The Day the Music Died, Redux

The Day the Music Died, Redux

My apologies.  I wanted to mention the subject of today’s note during the month of February, but even with the extra day, I somehow managed not to get around to it.  In theory, I know how calendars work, but in practice…not so much.

In any case, four weeks ago tomorrow – February 3 – was the 65th anniversary of the second-most important event in the history of Clear Lake, Iowa.  The most important event in that town’s history, of course, also took place in February, although 19 years earlier, when Clayton and Fern Melcher welcomed into the world their second child, the legendary Wall Street/Washington analyst, Mark Melcher.  But that’s a story for another day – and for a several-volume biography.

Our story today is about a bitterly cold and dreary night in 1959, when Buddy Holly, Ritchie Valens, and J.P. Richardson (aka, “The Big Bopper”) performed at Clear Lake’s vaunted Surf Ballroom and then headed out with the rest of the Winter Dance Party tour for their next gig in Moorhead, Minnesota.  Holly, the headliner of the tour, had grown weary of the broken-down, frostbite-inducing bus and had chartered a plane that would take him and a couple of members of his band on to Moorhead.  As fate would have it, the band members gave their seats up to Valens and Richardson, both of whom were suffering from the flu, and the three rising stars, along with their pilot, crashed not long after takeoff.  Everyone on board was killed.  Just over a decade later, in his song “American Pie,” folk singer Don McLean famously memorialized the events of February 3 as “the day the music died.”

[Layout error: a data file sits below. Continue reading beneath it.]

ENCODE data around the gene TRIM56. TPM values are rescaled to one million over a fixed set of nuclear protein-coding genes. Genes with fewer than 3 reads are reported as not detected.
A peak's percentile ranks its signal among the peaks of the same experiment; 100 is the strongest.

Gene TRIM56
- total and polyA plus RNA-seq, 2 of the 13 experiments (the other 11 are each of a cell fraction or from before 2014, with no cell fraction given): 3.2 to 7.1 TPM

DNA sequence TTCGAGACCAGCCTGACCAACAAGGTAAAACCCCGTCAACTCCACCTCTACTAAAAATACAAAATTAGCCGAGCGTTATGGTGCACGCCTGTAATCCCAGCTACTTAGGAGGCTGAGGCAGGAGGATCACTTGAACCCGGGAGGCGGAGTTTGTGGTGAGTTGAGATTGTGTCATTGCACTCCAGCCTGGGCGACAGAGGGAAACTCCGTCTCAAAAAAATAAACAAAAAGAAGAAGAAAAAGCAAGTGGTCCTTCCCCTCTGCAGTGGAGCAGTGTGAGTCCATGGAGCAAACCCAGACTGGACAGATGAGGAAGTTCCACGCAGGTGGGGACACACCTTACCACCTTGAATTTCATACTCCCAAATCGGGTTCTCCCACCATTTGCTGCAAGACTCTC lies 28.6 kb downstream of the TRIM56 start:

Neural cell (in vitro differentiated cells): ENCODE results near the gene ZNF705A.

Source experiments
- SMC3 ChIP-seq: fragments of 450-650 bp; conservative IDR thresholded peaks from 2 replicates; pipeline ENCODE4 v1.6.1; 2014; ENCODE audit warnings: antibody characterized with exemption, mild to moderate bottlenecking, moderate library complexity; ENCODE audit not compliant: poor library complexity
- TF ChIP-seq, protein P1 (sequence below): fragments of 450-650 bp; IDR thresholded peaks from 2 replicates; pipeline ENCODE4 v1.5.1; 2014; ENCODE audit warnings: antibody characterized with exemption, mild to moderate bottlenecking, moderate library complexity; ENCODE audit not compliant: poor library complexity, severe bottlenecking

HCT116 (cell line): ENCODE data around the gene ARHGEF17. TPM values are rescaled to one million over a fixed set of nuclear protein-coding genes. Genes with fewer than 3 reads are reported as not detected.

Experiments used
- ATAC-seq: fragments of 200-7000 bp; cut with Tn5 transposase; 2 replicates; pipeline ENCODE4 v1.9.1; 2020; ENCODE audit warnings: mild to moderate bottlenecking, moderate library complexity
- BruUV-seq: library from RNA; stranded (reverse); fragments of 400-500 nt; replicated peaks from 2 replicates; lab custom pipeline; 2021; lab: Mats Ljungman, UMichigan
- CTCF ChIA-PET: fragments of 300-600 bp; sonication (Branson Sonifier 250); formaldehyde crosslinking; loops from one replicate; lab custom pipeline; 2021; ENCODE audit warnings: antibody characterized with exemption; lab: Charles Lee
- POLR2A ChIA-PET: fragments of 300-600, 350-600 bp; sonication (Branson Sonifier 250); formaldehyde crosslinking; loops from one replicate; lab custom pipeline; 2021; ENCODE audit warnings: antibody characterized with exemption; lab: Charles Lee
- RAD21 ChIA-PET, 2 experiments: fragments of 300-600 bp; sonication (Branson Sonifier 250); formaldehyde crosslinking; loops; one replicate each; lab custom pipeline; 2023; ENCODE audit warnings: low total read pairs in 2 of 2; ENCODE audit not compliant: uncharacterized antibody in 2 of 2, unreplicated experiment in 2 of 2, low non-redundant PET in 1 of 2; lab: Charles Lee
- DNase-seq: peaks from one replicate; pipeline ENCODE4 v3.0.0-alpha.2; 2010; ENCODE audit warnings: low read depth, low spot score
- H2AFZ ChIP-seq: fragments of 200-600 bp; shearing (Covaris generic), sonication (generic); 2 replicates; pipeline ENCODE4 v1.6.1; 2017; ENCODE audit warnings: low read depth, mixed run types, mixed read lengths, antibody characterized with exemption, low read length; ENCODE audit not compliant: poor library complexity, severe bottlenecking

“The day the music died,” is an interesting moniker.  Clearly, that’s what it must have felt like at the time to fans of American rhythm and blues music, an event shocking in its abruptness and significance – killing not one, but three prominent artists.  At the same time, things like this happen.  Entertainers die abruptly all the time, and a surprising number have died in plane crashes:  Glenn Miller, Patsy Cline, Otis Redding, Jim Croce, Ronnie Van Zandt and Steve Gaines of Lynyrd Skynyrd, Stevie Ray Vaughn (helicopter), John Denver, and so on.

Given this, we can presume that McLean meant to suggest that these three particular deaths were important culturally, in addition to musically (or personally).  Holly, Valens, and Richardson happened to die at a cultural inflection point at which the nature and purpose of popular music were changing, making their deaths seem far more meaningful in the nation’s cultural evolution.  They died on the cusp of the 1960s, after all, which were, indeed, transformative.

One can look at the cultural significance of February 3, 1959 and Mclean’s lament in one of two ways.  First, one can infer that McLean meant the lyrics of “American Pie” to be interpreted plainly, that he believed that that day was literally the day that American rhythm and blues died, giving way presently to the British invasion and a radical change in musical and cultural bearing.  This interpretation makes a certain amount of sense but can ultimately be dismissed.